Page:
THIS AVALANCHE ADVISORY EXPIRED ON March 13, 2019 @ 6:18 am
Avalanche Advisory published on March 12, 2019 @ 6:18 am
Issued by Kevin Davis - Idaho Panhandle Avalanche Center

Selkirks/Cabinets

bottom line

People get ready, there's a change a comin.  Warmer temperatures, wind, and new snow will fall on a firm snow surface on many aspects and also a patchy layer of surface hoar.  The storm just began about 4AM so conditions have not reached a problem level yet, but expect the hazard to rise to Considerable or High by later today and last into tomorrow.

How to read the advisory

Selkirks/Cabinets

How to read the advisory

People get ready, there's a change a comin.  Warmer temperatures, wind, and new snow will fall on a firm snow surface on many aspects and also a patchy layer of surface hoar.  The storm just began about 4AM so conditions have not reached a problem level yet, but expect the hazard to rise to Considerable or High by later today and last into tomorrow.

2. Moderate

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Above Treeline
Heightened avalanche conditions on specific terrain features. Evaluate snow and terrain carefully; identify features of concern.

1. Low

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Near Treeline
Generally safe avalanche conditions. Watch for unstable snow on isolated terrain features.

1. Low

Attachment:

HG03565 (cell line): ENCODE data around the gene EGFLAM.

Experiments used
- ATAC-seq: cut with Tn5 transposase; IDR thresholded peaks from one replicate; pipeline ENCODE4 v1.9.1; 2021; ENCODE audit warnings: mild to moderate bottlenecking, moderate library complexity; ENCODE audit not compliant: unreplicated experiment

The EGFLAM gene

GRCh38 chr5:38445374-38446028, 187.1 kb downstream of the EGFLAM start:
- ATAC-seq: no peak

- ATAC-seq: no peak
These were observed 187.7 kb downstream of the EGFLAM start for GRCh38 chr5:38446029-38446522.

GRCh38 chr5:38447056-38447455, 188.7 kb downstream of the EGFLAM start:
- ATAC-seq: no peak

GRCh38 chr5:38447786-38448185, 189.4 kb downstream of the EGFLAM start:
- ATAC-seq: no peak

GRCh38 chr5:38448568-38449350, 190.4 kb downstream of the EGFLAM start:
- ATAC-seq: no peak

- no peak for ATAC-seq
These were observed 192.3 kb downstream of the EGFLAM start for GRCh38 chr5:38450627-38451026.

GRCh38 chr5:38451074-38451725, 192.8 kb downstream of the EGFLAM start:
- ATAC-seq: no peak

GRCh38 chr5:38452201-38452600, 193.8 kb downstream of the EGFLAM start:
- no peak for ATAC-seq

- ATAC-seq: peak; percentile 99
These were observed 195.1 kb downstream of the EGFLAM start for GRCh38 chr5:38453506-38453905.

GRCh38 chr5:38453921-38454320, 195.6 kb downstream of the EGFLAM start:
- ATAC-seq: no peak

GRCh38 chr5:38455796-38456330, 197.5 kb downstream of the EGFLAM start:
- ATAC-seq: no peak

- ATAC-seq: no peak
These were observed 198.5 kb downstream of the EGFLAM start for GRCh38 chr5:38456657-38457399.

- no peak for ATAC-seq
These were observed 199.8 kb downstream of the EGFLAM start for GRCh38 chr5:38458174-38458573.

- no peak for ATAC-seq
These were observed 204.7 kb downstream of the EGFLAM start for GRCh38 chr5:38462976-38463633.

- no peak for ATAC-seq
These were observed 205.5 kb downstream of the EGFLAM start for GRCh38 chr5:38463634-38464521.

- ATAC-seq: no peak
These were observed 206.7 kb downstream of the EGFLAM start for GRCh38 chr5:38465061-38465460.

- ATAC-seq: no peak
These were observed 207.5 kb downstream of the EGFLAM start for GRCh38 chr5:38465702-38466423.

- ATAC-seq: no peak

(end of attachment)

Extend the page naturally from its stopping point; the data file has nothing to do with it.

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Below Treeline
Generally safe avalanche conditions. Watch for unstable snow on isolated terrain features.
    Heightened avalanche conditions on specific terrain features. Evaluate snow and terrain carefully; identify features of concern.
Avalanche Problem 1: Storm Slab
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 The storm is just rolling in at about 4AM and the temperatures up high are hovering in the mid 20s.  Only an inch or so has fallen but the NWS has issued a Winter Storm Warning for possibly over a foot of new snow.  This snow will be heavier than our current base of snow so that right there is potentially unstable.  South and west aspects are firm with a surface of sun and wind crust.  New snow on south and west aspects may not bond well, we'll have to see.  North and east aspects have a layer of surface hoar that could also be problematic.  Throw in wind loading from the SSW and we could see some natural avalanche activity, especially where wind loaded by later today.

Avalanche Problem 2: Wind Slab
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Alot of factors will combine to make for some tricky conditions later today and into tomorrow.  I feel like wind slabs will be your biggest problem where you encounter them.  The wind is blowing just enough up there, out of the WSW, to be loading up east and north aspects, possibly cross loading on NW aspects.  It's cold enough that the new snow will not bond well to the surface on those aspects.  If the storm keeps rolling we could have some natural avalanches from unstable windslab deposits up high just below the ridgelines.  Winds are expected to shift later today so keep your head on a swivel and look for deposition on multiple aspects.

recent observations